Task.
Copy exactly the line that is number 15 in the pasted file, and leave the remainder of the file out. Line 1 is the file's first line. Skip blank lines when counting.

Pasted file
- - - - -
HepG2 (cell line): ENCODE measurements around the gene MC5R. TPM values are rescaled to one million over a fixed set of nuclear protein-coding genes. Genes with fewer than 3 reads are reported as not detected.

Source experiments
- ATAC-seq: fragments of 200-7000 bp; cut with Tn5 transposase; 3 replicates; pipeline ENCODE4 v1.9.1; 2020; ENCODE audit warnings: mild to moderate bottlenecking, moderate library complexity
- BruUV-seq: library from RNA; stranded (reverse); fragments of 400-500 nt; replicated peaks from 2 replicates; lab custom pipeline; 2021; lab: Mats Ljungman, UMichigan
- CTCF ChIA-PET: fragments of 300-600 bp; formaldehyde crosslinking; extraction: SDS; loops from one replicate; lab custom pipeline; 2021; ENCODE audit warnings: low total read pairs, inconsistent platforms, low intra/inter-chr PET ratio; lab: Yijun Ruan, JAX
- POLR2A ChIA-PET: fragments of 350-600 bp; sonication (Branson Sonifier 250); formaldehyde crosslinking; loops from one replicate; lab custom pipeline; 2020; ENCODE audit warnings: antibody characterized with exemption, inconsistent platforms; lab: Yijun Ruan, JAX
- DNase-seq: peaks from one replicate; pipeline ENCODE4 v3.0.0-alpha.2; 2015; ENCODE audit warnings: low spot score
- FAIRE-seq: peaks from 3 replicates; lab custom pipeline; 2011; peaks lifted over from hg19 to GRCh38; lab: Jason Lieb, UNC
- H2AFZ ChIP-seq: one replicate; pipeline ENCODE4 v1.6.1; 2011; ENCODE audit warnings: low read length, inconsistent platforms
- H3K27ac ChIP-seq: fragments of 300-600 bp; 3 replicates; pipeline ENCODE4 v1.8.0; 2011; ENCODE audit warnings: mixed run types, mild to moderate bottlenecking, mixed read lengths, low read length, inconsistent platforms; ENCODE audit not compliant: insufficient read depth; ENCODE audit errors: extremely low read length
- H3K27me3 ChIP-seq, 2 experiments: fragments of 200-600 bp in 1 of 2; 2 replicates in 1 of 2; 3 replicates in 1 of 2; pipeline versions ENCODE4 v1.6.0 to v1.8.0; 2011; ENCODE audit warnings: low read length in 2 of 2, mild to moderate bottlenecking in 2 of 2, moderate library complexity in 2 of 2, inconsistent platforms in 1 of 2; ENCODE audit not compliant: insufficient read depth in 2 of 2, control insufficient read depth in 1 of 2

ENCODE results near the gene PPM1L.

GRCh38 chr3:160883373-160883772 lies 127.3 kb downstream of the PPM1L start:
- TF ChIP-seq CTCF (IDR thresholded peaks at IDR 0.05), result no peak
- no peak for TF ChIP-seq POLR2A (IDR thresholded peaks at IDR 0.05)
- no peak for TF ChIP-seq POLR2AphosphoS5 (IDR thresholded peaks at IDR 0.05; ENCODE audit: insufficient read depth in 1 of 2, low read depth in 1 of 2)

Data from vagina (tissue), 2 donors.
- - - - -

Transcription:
- no peak for TF ChIP-seq POLR2A (IDR thresholded peaks at IDR 0.05)